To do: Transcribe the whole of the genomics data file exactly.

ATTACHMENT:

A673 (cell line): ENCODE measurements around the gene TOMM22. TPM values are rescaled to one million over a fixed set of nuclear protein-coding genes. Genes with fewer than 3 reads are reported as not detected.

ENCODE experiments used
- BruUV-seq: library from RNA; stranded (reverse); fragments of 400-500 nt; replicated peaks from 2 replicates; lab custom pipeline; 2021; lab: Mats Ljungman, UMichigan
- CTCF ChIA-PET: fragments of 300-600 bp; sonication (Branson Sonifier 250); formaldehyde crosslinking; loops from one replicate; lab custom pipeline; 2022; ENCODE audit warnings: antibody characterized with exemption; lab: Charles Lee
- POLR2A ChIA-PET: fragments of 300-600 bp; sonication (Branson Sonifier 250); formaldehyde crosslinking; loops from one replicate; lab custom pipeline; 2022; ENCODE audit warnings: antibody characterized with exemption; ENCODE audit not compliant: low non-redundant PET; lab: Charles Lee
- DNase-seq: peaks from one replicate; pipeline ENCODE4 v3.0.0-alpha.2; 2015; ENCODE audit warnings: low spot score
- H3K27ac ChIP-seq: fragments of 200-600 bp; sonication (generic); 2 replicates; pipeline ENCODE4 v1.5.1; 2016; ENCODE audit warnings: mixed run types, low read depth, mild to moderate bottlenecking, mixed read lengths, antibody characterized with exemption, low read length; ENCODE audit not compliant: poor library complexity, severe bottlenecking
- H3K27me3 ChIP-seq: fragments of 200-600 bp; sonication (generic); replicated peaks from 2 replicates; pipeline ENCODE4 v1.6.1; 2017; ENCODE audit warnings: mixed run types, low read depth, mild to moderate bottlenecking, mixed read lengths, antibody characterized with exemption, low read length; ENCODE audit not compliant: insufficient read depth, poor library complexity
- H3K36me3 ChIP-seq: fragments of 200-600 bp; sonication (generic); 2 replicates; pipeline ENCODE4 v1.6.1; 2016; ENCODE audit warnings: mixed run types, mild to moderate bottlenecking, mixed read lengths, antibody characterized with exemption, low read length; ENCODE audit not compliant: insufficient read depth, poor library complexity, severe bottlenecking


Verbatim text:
A673 (cell line): ENCODE measurements around the gene TOMM22. TPM values are rescaled to one million over a fixed set of nuclear protein-coding genes. Genes with fewer than 3 reads are reported as not detected.

ENCODE experiments used
- BruUV-seq: library from RNA; stranded (reverse); fragments of 400-500 nt; replicated peaks from 2 replicates; lab custom pipeline; 2021; lab: Mats Ljungman, UMichigan
- CTCF ChIA-PET: fragments of 300-600 bp; sonication (Branson Sonifier 250); formaldehyde crosslinking; loops from one replicate; lab custom pipeline; 2022; ENCODE audit warnings: antibody characterized with exemption; lab: Charles Lee
- POLR2A ChIA-PET: fragments of 300-600 bp; sonication (Branson Sonifier 250); formaldehyde crosslinking; loops from one replicate; lab custom pipeline; 2022; ENCODE audit warnings: antibody characterized with exemption; ENCODE audit not compliant: low non-redundant PET; lab: Charles Lee
- DNase-seq: peaks from one replicate; pipeline ENCODE4 v3.0.0-alpha.2; 2015; ENCODE audit warnings: low spot score
- H3K27ac ChIP-seq: fragments of 200-600 bp; sonication (generic); 2 replicates; pipeline ENCODE4 v1.5.1; 2016; ENCODE audit warnings: mixed run types, low read depth, mild to moderate bottlenecking, mixed read lengths, antibody characterized with exemption, low read length; ENCODE audit not compliant: poor library complexity, severe bottlenecking
- H3K27me3 ChIP-seq: fragments of 200-600 bp; sonication (generic); replicated peaks from 2 replicates; pipeline ENCODE4 v1.6.1; 2017; ENCODE audit warnings: mixed run types, low read depth, mild to moderate bottlenecking, mixed read lengths, antibody characterized with exemption, low read length; ENCODE audit not compliant: insufficient read depth, poor library complexity
- H3K36me3 ChIP-seq: fragments of 200-600 bp; sonication (generic); 2 replicates; pipeline ENCODE4 v1.6.1; 2016; ENCODE audit warnings: mixed run types, mild to moderate bottlenecking, mixed read lengths, antibody characterized with exemption, low read length; ENCODE audit not compliant: insufficient read depth, poor library complexity, severe bottlenecking